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What's the best website redesign approach?Your website has been up since the internet was invented—and hasn’t changed at all! You need a website redesign because your online presence isn’t converting the unfaithful. You don’t see a lot of traffic coming from your website leading to a phone call or an office visit.  It’s most definitely time for a website redesign! But where to begin?

Think of a website redesign as more of an total-body makeover, rather than finding a new wardrobe. If you really want to feel good about yourself and who you are, you might look in the mirror beyond your clothes and ask:

Getting fit

Are you feeling fit? How about your website?

  • Am I physically fit?
  • Am I feeling healthy?
  • When was the last time I took a bath/shower?
  • What about my hair?
  • Am I eating right?
  • Am I working on my brain power?
  • How’s my personal life doing?
  • What are my goals in life?

Only after you’ve asked such questions can you then look to see if the clothes fit the image of the person you want to become in an ideal world.

In comparison, working on your website should be relatively easier—but the same kinds of questions should arise when thinking about the best website redesign approach. Here’s some things to consider before making any changes:

  • What are my marketing goals?
  • What are my business goals?
  • Do I have a clear message about the goods and/or services I provide?
  • Am I direct about the kind of audience I’m looking to help?
  • Do I care about my audience in a personal, caring way?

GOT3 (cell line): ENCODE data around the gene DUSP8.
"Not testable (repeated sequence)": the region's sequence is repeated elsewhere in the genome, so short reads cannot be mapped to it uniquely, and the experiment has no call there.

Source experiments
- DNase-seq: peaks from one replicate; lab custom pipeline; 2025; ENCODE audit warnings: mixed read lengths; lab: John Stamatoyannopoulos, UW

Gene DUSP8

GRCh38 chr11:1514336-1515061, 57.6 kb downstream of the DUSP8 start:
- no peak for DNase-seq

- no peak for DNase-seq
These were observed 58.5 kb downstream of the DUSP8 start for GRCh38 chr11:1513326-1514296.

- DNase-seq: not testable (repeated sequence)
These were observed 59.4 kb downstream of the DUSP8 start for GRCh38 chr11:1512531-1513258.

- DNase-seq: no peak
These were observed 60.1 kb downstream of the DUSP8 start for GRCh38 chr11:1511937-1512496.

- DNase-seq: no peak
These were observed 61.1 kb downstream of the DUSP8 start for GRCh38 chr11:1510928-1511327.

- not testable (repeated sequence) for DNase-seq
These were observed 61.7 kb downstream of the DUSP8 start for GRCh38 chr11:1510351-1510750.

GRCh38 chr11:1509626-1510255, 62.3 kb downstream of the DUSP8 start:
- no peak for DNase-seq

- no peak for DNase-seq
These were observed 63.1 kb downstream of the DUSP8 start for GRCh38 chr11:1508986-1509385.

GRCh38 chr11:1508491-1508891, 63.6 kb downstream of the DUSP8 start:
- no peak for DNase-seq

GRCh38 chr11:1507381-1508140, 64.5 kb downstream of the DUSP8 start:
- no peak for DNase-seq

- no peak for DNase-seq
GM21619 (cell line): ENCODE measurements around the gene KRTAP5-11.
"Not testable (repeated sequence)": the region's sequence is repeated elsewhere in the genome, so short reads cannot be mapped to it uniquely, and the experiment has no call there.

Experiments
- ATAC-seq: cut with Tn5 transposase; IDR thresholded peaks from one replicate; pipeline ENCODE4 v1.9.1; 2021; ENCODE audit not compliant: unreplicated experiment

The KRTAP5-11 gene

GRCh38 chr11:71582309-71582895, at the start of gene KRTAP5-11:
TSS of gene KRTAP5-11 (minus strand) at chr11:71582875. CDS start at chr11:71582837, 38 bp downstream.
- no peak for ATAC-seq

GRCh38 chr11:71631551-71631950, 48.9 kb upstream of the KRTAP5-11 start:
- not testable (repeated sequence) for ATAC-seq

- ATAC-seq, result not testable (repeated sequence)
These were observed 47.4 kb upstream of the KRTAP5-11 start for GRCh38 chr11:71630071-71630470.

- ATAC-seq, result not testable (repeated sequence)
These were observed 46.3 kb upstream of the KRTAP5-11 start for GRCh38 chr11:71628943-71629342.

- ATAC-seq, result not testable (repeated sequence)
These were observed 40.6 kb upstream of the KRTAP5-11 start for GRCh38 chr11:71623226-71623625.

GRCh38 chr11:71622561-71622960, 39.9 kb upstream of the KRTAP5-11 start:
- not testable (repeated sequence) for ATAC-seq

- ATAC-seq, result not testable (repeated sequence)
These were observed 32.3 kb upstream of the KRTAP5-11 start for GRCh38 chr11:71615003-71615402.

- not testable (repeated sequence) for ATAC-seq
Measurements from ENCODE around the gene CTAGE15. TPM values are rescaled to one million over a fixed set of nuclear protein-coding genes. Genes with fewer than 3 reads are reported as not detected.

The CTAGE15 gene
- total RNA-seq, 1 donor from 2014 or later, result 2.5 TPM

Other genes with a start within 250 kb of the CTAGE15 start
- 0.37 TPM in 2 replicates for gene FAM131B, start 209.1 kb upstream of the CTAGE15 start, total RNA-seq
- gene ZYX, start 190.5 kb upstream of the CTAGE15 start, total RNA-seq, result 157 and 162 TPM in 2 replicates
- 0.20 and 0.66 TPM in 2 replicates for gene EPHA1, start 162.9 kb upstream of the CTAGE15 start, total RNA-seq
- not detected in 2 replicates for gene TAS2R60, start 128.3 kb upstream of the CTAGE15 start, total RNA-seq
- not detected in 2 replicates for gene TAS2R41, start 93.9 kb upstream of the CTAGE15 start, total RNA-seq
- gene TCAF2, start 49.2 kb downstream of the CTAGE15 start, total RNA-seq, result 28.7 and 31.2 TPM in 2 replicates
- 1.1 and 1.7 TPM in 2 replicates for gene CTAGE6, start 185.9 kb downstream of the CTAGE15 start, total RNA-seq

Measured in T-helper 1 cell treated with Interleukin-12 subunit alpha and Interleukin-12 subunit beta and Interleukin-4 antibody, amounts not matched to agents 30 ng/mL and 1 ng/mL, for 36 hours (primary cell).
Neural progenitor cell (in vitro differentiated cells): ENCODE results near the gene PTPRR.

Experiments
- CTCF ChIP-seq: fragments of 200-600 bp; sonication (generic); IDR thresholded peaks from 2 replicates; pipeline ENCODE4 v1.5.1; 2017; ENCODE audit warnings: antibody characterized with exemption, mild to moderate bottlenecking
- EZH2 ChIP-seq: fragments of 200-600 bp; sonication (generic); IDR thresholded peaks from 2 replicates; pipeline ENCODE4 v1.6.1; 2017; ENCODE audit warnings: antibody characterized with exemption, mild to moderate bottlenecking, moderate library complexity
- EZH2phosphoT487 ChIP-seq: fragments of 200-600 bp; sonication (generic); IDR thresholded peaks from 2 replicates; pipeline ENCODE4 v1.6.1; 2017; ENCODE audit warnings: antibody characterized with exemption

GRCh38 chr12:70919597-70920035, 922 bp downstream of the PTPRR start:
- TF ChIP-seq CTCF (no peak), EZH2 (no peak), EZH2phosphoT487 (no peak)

Answer those questions. Now look at your website. Are some of those questions answered by your present site? Any?

You have to remember that in your mind, your business is the tops, the bees’ knees, the best. In your audience’s mind, they’re not quite sure yet. So despite your awareness about how great you are, you still have to do some selling.

Don’t look at your website right now.

Let’s start off by answering a few questions on paper:

  • What service/goods do you offer? List them all. Be specific and explicit. If you offer a product or service that people don’t immediately recognize, can you explain it in plain words without jargon?
  • What makes you stand out from your competition? Give at least three examples.
  • Who do you help?
  • Why do you do what you do? Do you have a passion you can share about what you do?
  • Do you have some testimonials (3-4 sentences at the most) from recent clients attesting to your awesomeness?
  • Do you have some advice or words of wisdom you can offer to someone trying to decide whether they should use your business? Perhaps some free guidance that establishes you as an expert?

Once you’ve answered these questions, it’s time to consider your website redesign.